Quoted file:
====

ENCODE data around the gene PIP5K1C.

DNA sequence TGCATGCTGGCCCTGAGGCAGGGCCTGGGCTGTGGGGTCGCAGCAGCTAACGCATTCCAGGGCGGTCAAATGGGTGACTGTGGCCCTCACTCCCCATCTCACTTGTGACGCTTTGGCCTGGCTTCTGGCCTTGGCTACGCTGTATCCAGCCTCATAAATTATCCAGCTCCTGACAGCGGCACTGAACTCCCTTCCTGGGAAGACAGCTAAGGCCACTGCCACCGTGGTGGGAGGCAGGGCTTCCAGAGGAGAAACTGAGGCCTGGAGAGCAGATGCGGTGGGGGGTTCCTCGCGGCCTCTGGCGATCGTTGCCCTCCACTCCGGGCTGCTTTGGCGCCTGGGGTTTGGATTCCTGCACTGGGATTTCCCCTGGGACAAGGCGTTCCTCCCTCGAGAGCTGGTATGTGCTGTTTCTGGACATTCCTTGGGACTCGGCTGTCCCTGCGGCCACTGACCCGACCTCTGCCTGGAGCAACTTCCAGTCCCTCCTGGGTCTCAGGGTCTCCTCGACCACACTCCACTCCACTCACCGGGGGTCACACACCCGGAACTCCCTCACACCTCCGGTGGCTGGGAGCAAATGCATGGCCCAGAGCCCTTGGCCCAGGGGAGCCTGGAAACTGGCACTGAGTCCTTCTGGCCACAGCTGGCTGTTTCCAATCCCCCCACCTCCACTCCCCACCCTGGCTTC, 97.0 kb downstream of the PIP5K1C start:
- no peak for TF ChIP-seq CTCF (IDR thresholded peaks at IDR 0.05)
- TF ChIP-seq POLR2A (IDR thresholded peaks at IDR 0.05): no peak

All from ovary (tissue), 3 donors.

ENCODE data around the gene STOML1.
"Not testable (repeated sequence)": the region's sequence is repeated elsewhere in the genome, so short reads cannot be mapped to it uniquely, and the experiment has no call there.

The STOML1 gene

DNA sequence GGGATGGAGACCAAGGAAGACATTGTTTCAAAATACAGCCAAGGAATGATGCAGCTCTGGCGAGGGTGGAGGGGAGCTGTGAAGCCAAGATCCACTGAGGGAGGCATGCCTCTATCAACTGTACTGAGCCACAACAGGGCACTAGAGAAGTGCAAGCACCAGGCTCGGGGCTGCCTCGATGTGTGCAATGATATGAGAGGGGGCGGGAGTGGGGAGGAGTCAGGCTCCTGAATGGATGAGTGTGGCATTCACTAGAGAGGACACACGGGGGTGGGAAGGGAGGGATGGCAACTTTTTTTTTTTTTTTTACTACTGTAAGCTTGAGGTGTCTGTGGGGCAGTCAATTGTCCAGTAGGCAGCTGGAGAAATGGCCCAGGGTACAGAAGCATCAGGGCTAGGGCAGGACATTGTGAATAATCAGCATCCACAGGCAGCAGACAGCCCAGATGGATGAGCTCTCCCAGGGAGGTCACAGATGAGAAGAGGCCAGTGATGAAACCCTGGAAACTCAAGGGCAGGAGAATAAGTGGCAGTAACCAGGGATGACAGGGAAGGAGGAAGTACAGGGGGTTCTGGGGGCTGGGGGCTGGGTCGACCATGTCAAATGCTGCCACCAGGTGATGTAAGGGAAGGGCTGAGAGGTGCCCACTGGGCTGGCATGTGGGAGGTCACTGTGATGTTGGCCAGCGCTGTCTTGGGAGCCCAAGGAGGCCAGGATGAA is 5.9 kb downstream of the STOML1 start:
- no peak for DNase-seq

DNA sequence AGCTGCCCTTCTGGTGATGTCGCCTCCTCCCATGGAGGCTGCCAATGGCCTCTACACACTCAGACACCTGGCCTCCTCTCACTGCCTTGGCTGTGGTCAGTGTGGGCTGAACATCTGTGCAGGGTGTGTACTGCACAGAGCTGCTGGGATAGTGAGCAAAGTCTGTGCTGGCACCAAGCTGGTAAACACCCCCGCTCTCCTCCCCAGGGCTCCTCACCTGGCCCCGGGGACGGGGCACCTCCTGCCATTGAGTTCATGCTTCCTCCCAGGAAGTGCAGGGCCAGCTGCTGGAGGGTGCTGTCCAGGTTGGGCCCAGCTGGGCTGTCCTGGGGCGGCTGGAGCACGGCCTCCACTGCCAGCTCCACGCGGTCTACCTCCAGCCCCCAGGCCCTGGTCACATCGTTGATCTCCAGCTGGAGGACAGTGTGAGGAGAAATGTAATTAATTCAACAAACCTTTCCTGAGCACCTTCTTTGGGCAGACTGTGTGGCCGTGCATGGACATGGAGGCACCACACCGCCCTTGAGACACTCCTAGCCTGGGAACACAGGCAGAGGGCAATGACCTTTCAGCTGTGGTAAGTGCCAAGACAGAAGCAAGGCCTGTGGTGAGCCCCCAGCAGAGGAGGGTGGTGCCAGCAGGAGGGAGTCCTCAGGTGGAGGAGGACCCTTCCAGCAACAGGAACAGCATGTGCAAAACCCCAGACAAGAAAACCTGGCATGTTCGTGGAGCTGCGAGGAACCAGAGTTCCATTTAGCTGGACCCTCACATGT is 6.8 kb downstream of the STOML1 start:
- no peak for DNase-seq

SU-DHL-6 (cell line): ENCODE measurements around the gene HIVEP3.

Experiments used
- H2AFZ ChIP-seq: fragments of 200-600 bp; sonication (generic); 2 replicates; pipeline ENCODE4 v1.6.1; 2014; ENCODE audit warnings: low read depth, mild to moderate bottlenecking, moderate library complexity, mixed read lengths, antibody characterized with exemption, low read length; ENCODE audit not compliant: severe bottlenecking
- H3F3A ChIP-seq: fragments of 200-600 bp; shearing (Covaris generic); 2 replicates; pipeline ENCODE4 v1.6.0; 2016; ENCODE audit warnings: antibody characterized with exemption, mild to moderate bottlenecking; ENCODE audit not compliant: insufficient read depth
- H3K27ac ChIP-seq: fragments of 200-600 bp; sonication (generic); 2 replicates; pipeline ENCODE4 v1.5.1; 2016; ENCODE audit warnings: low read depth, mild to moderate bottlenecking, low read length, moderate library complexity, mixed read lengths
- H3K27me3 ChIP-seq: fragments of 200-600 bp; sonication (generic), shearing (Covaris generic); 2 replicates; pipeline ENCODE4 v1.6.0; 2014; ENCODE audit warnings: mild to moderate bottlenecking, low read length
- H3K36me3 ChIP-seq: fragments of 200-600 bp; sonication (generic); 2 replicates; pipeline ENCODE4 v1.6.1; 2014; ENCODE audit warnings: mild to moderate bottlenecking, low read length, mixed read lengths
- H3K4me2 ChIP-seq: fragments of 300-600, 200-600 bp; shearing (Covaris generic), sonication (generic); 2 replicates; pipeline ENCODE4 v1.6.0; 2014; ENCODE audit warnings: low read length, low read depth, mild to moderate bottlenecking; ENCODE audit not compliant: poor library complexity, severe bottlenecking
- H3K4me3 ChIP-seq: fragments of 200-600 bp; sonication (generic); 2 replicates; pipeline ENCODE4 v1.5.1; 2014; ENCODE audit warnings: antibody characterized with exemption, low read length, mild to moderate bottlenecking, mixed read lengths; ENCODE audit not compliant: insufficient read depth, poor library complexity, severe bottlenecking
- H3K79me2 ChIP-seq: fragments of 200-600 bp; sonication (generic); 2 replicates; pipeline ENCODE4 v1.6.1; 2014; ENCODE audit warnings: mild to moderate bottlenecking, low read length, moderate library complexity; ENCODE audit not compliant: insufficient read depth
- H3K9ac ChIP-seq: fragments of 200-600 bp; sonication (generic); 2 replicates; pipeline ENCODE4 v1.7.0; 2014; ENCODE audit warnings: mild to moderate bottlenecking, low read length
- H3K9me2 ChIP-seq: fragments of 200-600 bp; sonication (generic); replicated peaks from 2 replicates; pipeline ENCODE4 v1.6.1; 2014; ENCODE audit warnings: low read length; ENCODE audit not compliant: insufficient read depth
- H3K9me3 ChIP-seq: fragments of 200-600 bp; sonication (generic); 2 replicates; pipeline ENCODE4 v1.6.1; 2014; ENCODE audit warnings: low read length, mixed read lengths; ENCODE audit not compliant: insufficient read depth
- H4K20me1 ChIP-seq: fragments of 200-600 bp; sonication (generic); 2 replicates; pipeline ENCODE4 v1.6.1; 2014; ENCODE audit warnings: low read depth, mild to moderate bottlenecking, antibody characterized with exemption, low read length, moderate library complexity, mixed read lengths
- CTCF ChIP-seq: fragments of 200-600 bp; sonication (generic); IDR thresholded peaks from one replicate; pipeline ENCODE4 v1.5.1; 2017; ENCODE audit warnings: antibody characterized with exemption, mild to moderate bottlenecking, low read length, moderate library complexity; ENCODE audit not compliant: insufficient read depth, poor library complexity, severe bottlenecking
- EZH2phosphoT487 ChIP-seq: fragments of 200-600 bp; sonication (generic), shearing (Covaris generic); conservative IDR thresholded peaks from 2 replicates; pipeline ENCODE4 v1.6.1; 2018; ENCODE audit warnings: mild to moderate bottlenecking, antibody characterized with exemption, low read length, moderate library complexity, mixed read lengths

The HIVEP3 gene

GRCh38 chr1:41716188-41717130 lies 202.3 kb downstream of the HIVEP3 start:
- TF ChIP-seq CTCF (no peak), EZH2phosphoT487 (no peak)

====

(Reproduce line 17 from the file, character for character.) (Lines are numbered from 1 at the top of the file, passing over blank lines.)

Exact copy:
- H3K27ac ChIP-seq: fragments of 200-600 bp; sonication (generic); 2 replicates; pipeline ENCODE4 v1.5.1; 2016; ENCODE audit warnings: low read depth, mild to moderate bottlenecking, low read length, moderate library complexity, mixed read lengths